You know cilantro? Like the food? Cilantro? And you know how there’s that certain subset of people (including Julia Child, the President of Food!) who go completely apeshit if you even mention cilantro because to them it tastes like sucking soapsuds off their dead grandmother’s bones? But then other people are all, “MMMMMMMMMMM!!! PUT IT ALL OVER MY MEALS AND SNACKS! YOUR DEAD GRANDMOTHER’S BONES TASTE LIKE SWEET AMBROOOOOSIA!” That’s basically how I think of Vince Vaughn. He’s the worst. Unless you love him.
For you, a person, to enjoy watching The Dilemma, you have to be in the second group—the group that enjoys the piquant, soapy flavor of Vaughn. This is an incredibly intensive Vaughn experience—a Vaughn master class. In fact, it wouldn’t surprise me if on page one, the screenplay just says [VINCE VAUGHN SPAZZES THE FUCK OUT] and then there’s 65 pages of [CONT.] until the very last page, which says [JENNIFER CONNELLY CRIES; SOMETHING ABOUT BROTHERHOOD AND HOCKEY].
Now. That doesn’t mean it’s bad. I happen to be in the second camp—I find Vaughn funny and sexually attractive, even though his face appears to be slowly devouring his eyeballs like he was on the losing side of a bee fight. The premise of The Dilemma is that Vaughn’s character has a best friend, played by Kevin James. The two own an engine-inventing business (okey dokey!) and they’re about to make the deal of a lifetime with Chrysler (their bajillion-dollar pitch: ELECTRIC CARS ARE TOO QUIET, YOU KNOW, LIKE FAGGY GAY PEOPLE). But then Vaughn sees James’s wife (Winona Ryder, wide-eyed maniac) sucking on Channing Tatum’s face in a botanical garden. Oh no! He wants to tell his best friend the truth, but he knows his best friend is suffering from an ulcer! And nothing can derail the DEAL OF A LIFETIME like stomach bleeding!!!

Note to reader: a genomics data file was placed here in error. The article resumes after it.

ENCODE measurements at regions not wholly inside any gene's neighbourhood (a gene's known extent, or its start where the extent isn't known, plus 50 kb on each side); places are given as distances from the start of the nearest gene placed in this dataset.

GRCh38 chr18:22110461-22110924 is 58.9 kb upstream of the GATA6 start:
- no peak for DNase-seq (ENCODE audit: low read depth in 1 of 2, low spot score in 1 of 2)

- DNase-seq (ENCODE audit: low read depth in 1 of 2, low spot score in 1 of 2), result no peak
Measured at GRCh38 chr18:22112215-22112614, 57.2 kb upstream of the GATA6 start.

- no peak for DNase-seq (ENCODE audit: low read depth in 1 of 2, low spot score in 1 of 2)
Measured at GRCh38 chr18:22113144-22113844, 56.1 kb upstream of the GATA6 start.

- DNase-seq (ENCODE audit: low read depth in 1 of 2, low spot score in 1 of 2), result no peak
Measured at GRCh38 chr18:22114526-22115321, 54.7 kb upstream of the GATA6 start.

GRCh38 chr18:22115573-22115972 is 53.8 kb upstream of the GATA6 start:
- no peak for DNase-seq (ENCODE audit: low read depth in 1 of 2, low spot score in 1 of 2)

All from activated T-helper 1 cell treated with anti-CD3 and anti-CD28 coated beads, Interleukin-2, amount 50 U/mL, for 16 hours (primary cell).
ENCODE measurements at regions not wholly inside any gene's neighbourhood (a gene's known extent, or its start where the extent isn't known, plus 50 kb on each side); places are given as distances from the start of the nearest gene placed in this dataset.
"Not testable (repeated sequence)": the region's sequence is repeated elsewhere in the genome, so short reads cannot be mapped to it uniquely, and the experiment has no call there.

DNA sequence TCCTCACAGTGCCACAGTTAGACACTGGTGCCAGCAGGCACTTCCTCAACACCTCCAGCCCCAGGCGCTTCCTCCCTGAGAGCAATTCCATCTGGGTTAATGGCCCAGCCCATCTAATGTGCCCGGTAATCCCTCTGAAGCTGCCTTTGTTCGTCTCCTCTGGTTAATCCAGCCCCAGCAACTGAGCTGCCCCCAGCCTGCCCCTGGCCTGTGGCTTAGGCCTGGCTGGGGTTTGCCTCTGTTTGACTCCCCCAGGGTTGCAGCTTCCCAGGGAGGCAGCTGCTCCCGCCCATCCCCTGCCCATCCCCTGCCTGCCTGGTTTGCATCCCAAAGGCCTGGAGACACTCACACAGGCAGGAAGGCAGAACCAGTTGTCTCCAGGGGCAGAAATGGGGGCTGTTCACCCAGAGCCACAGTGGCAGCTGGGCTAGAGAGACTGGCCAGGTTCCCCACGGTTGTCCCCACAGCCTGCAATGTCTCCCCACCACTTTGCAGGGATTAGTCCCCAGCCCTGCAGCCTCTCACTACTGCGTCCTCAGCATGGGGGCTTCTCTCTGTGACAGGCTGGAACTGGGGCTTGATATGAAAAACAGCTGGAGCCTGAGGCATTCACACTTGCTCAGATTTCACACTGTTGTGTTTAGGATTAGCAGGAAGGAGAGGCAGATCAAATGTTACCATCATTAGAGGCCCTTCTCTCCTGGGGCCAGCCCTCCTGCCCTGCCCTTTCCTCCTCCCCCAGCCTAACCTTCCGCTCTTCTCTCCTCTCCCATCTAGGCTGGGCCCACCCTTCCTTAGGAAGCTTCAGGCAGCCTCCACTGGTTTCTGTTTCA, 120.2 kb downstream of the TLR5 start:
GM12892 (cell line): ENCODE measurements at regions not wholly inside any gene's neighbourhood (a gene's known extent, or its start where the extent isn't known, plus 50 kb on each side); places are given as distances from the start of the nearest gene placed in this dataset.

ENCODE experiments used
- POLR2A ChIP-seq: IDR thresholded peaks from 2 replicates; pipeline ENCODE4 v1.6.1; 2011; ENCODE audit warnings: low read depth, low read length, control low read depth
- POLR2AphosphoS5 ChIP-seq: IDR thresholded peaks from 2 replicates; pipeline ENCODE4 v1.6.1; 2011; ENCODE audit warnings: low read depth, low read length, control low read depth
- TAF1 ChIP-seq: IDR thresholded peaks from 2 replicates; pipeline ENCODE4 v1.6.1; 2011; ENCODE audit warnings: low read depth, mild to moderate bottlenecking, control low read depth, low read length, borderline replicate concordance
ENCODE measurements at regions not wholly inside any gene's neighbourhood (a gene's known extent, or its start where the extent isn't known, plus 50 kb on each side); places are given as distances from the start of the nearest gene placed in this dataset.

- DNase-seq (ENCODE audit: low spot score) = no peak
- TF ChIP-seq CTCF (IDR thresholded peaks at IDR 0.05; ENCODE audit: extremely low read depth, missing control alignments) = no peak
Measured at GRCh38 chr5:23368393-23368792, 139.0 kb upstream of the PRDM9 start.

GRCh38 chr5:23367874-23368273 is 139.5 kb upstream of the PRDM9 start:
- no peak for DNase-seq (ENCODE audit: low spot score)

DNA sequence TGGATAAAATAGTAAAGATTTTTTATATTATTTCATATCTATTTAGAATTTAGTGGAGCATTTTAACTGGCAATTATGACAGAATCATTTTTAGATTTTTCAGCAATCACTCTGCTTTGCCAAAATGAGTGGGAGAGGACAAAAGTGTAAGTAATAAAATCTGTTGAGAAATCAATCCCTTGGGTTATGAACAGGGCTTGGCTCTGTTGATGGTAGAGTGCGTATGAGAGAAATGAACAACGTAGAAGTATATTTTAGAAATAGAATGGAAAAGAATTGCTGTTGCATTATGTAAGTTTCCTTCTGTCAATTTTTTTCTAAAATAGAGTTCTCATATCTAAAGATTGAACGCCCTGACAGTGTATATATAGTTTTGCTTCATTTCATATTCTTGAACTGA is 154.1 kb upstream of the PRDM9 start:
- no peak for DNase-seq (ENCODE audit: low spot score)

Instead, this being a movie, Vaughn goes through approximately infinity unlikely contortions trying to figure out what to do (quick suggestion: nothing?). In the process, he gets punched in the face many times, makes an ass out of himself in public, jeopardizes his own relationship for literally no reason, and almost relapses into his terrible, horrible, no good, very bad gambling addiction. To its credit, The Dilemma treats the complicated tensions and sadnesses and joys of relationships with far more nuance than most modern comedies. But if you hate Vince Vaughn, I guarantee that you will run weeping from the theater in the first 10 minutes. If, on the other hand, you love him and love man chest, you stand a chance of getting to the main thing that makes this movie worthwhile, which is Channing Tatum being hilarious and not wearing a shirt at the same time. Channing Tatum’s man chest for president.